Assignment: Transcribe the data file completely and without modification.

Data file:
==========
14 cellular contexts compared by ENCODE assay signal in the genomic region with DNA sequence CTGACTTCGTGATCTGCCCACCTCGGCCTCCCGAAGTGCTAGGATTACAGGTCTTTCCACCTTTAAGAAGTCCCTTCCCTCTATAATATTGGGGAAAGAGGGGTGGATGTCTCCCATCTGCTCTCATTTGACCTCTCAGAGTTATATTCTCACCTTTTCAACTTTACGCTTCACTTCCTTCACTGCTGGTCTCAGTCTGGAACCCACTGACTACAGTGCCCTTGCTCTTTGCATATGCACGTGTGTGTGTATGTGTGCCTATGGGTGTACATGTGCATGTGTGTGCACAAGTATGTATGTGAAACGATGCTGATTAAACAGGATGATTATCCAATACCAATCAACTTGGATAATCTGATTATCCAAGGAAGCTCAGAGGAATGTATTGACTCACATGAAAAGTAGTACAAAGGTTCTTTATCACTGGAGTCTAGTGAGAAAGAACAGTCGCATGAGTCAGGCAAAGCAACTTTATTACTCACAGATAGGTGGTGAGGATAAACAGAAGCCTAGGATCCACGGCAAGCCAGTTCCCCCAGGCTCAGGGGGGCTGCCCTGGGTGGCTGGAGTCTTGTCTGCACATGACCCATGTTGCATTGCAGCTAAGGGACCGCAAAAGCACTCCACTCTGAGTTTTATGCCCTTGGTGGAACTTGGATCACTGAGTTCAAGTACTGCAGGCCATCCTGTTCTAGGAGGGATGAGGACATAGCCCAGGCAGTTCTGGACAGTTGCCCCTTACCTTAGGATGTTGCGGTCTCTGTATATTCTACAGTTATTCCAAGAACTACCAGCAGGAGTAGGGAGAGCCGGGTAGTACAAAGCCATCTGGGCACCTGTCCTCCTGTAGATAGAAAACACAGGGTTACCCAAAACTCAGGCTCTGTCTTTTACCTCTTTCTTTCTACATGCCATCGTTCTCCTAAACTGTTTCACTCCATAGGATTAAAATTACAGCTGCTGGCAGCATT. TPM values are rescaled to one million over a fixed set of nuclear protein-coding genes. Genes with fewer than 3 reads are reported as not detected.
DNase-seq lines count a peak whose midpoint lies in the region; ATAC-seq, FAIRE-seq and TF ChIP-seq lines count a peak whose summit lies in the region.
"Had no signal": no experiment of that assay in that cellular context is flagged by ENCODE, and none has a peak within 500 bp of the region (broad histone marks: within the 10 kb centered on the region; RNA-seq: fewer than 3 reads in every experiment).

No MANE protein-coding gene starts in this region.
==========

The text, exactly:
14 cellular contexts compared by ENCODE assay signal in the genomic region with DNA sequence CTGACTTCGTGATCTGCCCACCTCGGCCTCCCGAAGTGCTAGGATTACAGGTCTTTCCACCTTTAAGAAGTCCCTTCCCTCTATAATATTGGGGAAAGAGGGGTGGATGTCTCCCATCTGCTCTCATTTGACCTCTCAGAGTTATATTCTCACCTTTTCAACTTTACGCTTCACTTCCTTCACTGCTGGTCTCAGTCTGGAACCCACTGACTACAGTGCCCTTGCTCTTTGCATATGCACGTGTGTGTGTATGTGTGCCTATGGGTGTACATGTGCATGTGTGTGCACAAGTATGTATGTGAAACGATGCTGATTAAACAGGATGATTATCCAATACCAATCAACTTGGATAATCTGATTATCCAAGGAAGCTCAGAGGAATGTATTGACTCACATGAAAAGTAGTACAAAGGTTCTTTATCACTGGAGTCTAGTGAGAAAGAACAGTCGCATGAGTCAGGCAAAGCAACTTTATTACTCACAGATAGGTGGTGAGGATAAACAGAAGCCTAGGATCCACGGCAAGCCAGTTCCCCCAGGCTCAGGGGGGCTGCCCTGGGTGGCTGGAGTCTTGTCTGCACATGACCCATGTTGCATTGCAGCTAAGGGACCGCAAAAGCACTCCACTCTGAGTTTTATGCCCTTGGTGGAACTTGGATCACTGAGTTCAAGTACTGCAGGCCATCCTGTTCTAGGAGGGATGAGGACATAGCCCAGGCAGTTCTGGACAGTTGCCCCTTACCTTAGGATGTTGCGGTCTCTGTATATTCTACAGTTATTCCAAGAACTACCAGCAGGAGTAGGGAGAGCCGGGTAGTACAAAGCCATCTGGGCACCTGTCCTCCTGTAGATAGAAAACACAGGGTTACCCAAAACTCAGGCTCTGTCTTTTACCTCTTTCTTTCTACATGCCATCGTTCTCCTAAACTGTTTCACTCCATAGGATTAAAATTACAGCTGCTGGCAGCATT. TPM values are rescaled to one million over a fixed set of nuclear protein-coding genes. Genes with fewer than 3 reads are reported as not detected.
DNase-seq lines count a peak whose midpoint lies in the region; ATAC-seq, FAIRE-seq and TF ChIP-seq lines count a peak whose summit lies in the region.
"Had no signal": no experiment of that assay in that cellular context is flagged by ENCODE, and none has a peak within 500 bp of the region (broad histone marks: within the 10 kb centered on the region; RNA-seq: fewer than 3 reads in every experiment).

No MANE protein-coding gene starts in this region.